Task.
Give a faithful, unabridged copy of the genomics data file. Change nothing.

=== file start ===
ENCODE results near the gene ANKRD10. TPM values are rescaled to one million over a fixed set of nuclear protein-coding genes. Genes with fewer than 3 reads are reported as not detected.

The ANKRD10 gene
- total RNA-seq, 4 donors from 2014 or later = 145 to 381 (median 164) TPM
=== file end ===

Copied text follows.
ENCODE results near the gene ANKRD10. TPM values are rescaled to one million over a fixed set of nuclear protein-coding genes. Genes with fewer than 3 reads are reported as not detected.

The ANKRD10 gene
- total RNA-seq, 4 donors from 2014 or later = 145 to 381 (median 164) TPM